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Should Spectrum Sharing Charges Be Increased: TRAI Asks Telco
Spectrum sharing enhances spectral efficiency by pooling the spectrum holding of two licensees. What should the methodology adopted in pricing pooled spectrum of different licensees? Telecom regulator has asked the operators as it may add to their outgo.
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As per the 2015 guidelines for sharing of access spectrum, the Spectrum Usage Charge (SUC) rate of each of the licensees post sharing increases by 0.5% of Adjusted Gross Revenue (AGR). But telecom operators have been making representations seeking clarity that any incremental SUC rate post sharing should be applied only to the particular spectrum band which has been allowed to be shared between two licensees. They say SUC should not be applied on the entire spectrum held by the licensees, since sharing is permitted in a particular band.
In order to provide clarity on the matter, the Department of Telecommunications had requested the Telecom Regulatory Authority of India (TRAI) for its recommendations. As a result, TRAI, on April 22, has brought out a consultation paper on the issue.
Titled "Methodology of applying Spectrum Usage Charges (SUC) under the weighted average method of SUC assessment, in cases of Spectrum Sharing", TRAI wants the telecom operator to comment on a very specific question.
Whether the incremental 0.5% in SUC rate in cases of sharing of spectrum should be applied only on the specific band in which sharing is taking place; or to the overall Weighted Average Rate of SUC, which has been derived from all bands?
TRAI argues: "If two licensees pool their spectrum holding, spectral efficiency increases nonlinearly, i.e. data rate achievable with 10 MHz of spectrum block is much higher than two separate blocks of 5 MHz each."
TRAI argues if the SUC rate is left unchanged post sharing of spectrum, the Telecom Service Providers (TSPs) would be more willing to use spectrum sharing to improve their network in areas having congestion and to also fix coverage issues. "Therefore, it may be necessary to revisit the application and treatment of SUC post sharing of spectrum," TRAI says in its paper.
The stakeholders have to provide written comments on the paper by 20 May 2020.
Rationality For Increasing SUC for Shared Spectrum
TRAI says as spectrum is a scarce natural resource and with growing digitalization and uptake of Internet of Things (IoT), demand for spectrum has been increasing and will continue to rise. "To cater to the ever increasing data demand, it is utmost important that the spectrum is used efficiently," it says. Sharing of spectrum, TRAI adds, can also provide additional network capacities in places where there is network congestion due to spectrum crunch.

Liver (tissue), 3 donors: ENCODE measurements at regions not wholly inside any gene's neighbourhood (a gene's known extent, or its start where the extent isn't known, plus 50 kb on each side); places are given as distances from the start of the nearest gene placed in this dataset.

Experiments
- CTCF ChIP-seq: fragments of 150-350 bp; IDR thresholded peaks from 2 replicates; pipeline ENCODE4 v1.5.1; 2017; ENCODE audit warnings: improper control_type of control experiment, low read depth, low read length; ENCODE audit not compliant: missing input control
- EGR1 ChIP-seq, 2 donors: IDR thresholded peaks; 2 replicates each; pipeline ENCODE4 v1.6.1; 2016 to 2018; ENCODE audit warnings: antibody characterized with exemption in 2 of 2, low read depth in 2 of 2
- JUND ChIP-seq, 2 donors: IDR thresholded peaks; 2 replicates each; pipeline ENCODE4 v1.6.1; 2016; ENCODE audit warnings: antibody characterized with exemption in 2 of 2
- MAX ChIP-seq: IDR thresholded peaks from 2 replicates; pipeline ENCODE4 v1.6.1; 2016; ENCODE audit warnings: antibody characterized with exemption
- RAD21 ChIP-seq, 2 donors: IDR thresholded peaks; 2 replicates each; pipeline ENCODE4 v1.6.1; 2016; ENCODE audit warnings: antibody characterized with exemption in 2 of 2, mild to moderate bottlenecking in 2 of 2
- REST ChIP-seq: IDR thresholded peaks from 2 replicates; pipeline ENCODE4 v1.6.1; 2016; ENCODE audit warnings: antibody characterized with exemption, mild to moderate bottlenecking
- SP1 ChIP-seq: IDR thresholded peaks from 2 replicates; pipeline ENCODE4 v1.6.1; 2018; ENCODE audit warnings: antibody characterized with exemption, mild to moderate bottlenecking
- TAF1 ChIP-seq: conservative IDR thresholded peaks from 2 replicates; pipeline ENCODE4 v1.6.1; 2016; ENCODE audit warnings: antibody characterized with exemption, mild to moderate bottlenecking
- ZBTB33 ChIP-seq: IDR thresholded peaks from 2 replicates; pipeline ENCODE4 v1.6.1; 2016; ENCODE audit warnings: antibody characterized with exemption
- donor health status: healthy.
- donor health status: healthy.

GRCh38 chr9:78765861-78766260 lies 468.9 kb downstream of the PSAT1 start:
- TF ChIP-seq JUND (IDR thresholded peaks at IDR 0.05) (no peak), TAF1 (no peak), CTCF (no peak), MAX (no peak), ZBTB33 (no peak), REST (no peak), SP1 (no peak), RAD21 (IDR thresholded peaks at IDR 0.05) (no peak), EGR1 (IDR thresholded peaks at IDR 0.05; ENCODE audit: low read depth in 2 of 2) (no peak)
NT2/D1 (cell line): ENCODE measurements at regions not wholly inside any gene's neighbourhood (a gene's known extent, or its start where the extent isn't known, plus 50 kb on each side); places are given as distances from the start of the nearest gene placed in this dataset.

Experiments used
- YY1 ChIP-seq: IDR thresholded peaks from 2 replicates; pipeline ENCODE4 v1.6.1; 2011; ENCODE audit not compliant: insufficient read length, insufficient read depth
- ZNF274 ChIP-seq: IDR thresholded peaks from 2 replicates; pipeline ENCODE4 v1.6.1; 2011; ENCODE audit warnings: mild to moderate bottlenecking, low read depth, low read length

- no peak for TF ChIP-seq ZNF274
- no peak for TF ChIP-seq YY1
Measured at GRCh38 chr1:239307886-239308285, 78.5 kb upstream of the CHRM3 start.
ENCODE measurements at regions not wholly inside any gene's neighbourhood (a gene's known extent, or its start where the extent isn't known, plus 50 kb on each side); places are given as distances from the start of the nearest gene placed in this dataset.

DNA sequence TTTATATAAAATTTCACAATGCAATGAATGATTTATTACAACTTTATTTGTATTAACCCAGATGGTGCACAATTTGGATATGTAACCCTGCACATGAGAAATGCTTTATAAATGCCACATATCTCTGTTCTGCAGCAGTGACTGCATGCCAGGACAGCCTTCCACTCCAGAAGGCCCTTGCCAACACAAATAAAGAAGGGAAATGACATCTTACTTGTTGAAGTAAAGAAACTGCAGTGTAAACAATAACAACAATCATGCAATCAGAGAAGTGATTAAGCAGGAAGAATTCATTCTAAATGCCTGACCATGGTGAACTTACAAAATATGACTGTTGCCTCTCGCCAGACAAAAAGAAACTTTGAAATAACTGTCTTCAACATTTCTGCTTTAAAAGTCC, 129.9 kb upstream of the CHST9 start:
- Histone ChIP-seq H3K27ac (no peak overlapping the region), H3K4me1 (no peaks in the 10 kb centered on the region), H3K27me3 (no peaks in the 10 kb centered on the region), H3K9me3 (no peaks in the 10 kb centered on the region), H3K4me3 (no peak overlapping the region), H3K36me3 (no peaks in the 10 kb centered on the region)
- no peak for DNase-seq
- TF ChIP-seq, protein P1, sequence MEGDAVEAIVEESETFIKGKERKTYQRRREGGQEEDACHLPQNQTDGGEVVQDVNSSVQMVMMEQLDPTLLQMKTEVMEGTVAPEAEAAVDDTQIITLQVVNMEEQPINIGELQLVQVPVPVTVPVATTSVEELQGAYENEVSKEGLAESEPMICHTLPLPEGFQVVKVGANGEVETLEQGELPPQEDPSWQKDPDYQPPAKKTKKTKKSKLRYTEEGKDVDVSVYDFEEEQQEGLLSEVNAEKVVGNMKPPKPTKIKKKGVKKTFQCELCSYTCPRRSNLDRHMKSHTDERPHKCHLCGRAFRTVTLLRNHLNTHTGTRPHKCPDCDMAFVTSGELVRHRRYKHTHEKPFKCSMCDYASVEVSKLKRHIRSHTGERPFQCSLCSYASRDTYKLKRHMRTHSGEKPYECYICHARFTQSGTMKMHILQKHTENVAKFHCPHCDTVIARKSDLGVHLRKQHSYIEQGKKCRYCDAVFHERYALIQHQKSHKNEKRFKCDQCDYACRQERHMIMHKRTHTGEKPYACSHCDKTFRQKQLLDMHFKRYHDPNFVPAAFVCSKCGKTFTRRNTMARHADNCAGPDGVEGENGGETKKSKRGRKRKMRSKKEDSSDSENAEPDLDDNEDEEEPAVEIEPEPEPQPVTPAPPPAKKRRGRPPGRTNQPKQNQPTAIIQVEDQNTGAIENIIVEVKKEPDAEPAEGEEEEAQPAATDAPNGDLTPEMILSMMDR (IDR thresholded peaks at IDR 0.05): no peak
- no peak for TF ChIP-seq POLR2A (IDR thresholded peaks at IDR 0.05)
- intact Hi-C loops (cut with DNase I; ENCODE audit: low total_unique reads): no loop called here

In its recommendations issued in 2014, TRAI had said: "...all the access spectrum will be sharable provided that both the licensees are having spectrum in the same band." It was also mentioned back then that SUC rate of each of the licensee post sharing shall increase by 0.5% of AGR.
"It can be inferred that since every spectrum sharing proposal is a separate proposal, which is specific to a spectrum band and Licensed Service Area (LSA), the incremental SUC of 0.5% applies to that particular spectrum band in the specified LSA," TRAI had said.
The regulator had argued in 2014 that it was not possible to monitor quantum of spectrum being shared at each site and segregate the AGR sitewise/area-wise. Therefore, TRAI had recommended that for the purpose of charging SUC, it shall be considered that the licensees are sharing entire spectrum holding in the particular band in entire LSA.
In the latest consultation paper, TRAI explains that the premise on which it had recommended increase in SUC rate by 0.5% was that the pooling of spectrum would increase the spectrum utilisation and additional capacity would generate more revenue. However, it adds, there are two issues that need consideration.
One: The SUC is ideally an administrative charge, payable to the Government towards the administrative cost for management of spectrum. As the TSPs are already paying SUC for the spectrum allotted to them as a percentage of AGR, the sharing of spectrum may not necessarily justify additional SUC burden on them.
The second issue is that the revenue earned by a TSP depends on many factors such as competition, customer profile, affordability level, cost of inputs, tariff, etc. In the last couple of years, the number of access service providers have reduced from 13 to 4 in an LSA. The overall AGR has also seen a reduction, says TRAI.
However, an increment in SUC rate upon sharing of spectrum would essentially result in increase in TSP’s outgo (through SUC levy) irrespective of whether there is an increase in revenue or not. It may be noted that if revenue of TSP(s) increases as a result of sharing of spectrum, the existing SUC rate will also result in increase in SUC payable, as the TSPs sharing spectrum are already paying SUC as a percentage of AGR on their respective spectrum holding.